This book is filled with both historical information and contemporary relevance, but Aslan somehow manages to convey it all with brevity, depth, depth, and sincerity. He avoids the pitfalls of dogmatism or sounding preachy on the one hand while unapologetically remaining faithful to the spirit and intention of Islam on the other. I would recommend it highly to anyone with even a passing interest in Islam. I would especially recommend it to the opponents of Islam, or to anyone politically-minded, as it presents what I believe to be an accurate, measured account of the history of one of the world's great religions and sheds light on so many of the current conflicts in which our world is embroiled.
No, but Kurup's reading is excellent.
We are not so different after all.
An attempt using select lines from the Koran, "unique" interpretations of other lines, and flat out lines, reza manages to polish the image of Muhammad without giving fair critique or ever deal with the moral issues plaguing the worlds most popular religion.
I had been looking for a book that would explain the development of Islam, especially it's interplay with the other Abrahamic religions of the region. This book kept my attention for the full duration for 3 reasons: it was well-written, well-researched, and beautifully and precisely articulated by the narrator. Don't worry about keeping track of all of the Arabic words, historical figures, and Middle Eastern scholars, they are beside the point and only included, at least as far as the scholars are concerned, to give academic credit where it is due. The message is clear (but I won't spoil it), and if more people were interested in learning about this history, it would go a long way to improving western relationships with the Islamic world.
Overall I enjoyed the book tremendously. I think any reader should be aware of Reza's background and how he speaks from a Shiite - then Christian - then Sufi background. No doubt others in the Muslim world would tell some of the stories very differently. That said, I think he tries to be as impartial as possible and delivers a great telling of the stories. I really enjoyed the broad overview of both the history and theology of Islam also wrapped with his own calls for reform. I highly recommend the book and hope it serves to bridge understanding within Muslim communities as well as with those outside of Islam.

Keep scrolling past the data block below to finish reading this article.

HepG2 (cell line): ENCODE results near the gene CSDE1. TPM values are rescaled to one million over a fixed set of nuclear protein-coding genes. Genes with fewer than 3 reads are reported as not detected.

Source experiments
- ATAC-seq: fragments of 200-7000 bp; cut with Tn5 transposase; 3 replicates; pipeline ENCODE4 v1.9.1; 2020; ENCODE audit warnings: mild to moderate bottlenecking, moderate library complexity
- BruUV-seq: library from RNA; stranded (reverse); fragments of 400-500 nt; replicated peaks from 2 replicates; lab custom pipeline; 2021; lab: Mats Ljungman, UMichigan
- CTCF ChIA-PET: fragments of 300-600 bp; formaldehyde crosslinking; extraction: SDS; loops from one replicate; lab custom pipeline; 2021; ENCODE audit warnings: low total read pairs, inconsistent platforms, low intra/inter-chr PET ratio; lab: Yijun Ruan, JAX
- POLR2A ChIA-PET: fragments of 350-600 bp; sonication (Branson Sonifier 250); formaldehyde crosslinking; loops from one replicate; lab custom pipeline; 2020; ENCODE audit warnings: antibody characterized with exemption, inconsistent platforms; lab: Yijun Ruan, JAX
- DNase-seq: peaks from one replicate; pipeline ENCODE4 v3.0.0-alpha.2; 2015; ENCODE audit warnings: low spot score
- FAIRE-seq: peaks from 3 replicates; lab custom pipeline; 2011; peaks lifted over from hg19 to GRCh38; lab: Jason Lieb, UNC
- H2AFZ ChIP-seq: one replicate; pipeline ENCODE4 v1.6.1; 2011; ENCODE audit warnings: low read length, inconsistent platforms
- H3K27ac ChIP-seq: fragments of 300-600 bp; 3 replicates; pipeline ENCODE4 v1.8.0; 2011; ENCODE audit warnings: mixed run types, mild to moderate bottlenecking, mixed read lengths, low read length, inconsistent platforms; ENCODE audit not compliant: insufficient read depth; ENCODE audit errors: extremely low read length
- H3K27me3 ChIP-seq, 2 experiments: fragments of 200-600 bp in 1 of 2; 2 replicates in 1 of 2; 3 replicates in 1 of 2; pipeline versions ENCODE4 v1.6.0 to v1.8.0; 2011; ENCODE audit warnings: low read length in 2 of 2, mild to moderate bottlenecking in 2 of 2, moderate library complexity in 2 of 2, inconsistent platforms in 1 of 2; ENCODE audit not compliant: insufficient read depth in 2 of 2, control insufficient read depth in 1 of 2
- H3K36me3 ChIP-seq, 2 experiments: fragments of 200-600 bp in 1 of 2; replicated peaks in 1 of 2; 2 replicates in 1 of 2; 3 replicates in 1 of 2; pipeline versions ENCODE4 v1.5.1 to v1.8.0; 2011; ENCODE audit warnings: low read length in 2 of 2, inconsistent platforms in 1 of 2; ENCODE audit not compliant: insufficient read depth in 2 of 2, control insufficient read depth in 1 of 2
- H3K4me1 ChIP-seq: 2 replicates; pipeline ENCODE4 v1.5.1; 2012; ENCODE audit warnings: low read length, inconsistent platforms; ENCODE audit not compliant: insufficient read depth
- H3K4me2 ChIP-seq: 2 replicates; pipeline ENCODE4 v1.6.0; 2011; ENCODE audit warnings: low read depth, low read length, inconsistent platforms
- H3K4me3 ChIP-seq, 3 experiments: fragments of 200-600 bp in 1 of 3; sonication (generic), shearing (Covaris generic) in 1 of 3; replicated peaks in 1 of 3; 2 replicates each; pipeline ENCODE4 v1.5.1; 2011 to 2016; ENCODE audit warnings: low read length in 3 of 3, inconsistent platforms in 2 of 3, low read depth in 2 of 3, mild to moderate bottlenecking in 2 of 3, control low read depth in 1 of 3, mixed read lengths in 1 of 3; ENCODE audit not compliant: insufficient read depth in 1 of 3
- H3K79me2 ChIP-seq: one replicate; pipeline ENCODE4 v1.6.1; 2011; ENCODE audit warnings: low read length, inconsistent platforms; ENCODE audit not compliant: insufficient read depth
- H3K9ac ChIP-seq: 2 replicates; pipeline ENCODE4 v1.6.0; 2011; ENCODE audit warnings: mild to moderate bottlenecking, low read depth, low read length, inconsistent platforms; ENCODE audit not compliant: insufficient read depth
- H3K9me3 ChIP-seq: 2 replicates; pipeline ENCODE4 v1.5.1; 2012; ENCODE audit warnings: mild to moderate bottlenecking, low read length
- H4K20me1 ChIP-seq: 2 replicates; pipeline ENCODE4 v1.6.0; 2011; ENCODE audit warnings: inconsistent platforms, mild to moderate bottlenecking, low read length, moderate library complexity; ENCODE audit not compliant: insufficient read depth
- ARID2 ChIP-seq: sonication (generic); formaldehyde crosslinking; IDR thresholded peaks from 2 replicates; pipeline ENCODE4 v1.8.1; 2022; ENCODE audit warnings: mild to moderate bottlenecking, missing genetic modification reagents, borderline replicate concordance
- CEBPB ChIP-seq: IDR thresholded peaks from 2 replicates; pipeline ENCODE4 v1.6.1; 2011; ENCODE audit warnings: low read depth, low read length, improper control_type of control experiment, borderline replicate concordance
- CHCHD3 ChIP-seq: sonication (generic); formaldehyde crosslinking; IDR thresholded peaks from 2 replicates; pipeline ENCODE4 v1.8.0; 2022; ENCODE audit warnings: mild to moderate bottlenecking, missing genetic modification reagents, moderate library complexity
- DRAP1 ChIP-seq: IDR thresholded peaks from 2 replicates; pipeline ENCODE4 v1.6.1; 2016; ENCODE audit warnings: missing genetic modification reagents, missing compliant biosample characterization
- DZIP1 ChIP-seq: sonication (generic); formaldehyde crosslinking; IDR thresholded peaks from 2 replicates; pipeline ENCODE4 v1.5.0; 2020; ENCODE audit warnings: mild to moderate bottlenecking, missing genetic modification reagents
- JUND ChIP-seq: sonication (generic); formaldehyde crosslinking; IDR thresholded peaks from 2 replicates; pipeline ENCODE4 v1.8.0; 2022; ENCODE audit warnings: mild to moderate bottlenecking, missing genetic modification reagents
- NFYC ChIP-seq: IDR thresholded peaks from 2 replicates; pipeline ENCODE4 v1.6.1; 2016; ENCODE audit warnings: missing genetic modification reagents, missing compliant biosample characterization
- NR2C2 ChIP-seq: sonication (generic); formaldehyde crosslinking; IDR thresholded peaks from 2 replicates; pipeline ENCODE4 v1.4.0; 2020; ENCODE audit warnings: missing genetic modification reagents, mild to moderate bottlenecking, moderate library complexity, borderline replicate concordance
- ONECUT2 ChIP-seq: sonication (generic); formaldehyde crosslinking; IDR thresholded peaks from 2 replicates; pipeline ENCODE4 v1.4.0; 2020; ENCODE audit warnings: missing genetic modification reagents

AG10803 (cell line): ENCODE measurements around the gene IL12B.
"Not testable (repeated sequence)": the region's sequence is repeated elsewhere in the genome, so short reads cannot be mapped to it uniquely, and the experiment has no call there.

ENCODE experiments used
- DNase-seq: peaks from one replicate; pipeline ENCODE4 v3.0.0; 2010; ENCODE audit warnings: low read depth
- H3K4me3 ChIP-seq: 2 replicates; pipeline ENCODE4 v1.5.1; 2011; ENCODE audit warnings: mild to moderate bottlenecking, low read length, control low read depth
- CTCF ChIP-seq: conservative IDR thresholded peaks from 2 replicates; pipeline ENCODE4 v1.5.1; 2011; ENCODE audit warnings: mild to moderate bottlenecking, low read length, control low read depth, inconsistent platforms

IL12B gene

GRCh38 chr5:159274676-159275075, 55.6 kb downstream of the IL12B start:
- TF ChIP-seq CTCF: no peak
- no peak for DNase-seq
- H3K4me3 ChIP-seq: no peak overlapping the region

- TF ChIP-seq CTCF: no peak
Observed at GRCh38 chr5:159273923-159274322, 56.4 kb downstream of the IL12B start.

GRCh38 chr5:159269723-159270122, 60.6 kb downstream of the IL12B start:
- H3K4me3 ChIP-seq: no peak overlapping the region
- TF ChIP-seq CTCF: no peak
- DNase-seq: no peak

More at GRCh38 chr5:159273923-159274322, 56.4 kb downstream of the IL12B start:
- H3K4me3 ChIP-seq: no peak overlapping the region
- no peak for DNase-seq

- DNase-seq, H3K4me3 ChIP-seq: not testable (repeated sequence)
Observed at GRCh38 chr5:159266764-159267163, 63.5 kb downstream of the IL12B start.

I will listen to this book again, It lays out a good line of events of how we have the Islam we know today. The claims of Muhammad being a divine prophet are baseless and unevidenced (as with any Divinity claim ever). But other than that it's a good book that attempts to humanize Muslims to the fearful and sheds light into the never ending internal strife within Islam Itself.
I had to stop the recording several times and repeat what I was hearing. But found it very informative and it gave me a better understanding about the history of Islam.
The title of this book intriqued me and I wanted to know more about Islam from a different perspective. And indeed, I was in for a treat! There were many 'shocking' moments and new views that was totally something I wasn't expecting. Dare I say, some parts I listened with my jaw dropped and asked myself, 'Is that so?' It was more than a week of listening as each chapter took about an hour or more and it was difficult for me to do work and listened at the same time as I wanted the precious readings to be fully appreciated. it was an insightful read indeed starting from Muhammad(pbuh)'s birth to the 9-11 act of terrorism. I felt that I was given a grand tour of Islam with an ending that leaves much to my imagination what the next era of Islam will be like.
I enjoyed this book and learned new things about my own religion. It's real encompassing. My only concern was the quick jumps to conclusions on critical issues in early sacred Islamic history but maybe it's too much to talk about in one book. I disagree with the author ideas that prophet Muhammad chose what to reveal in the quraan. It was Gods will and revaluation from A to Z.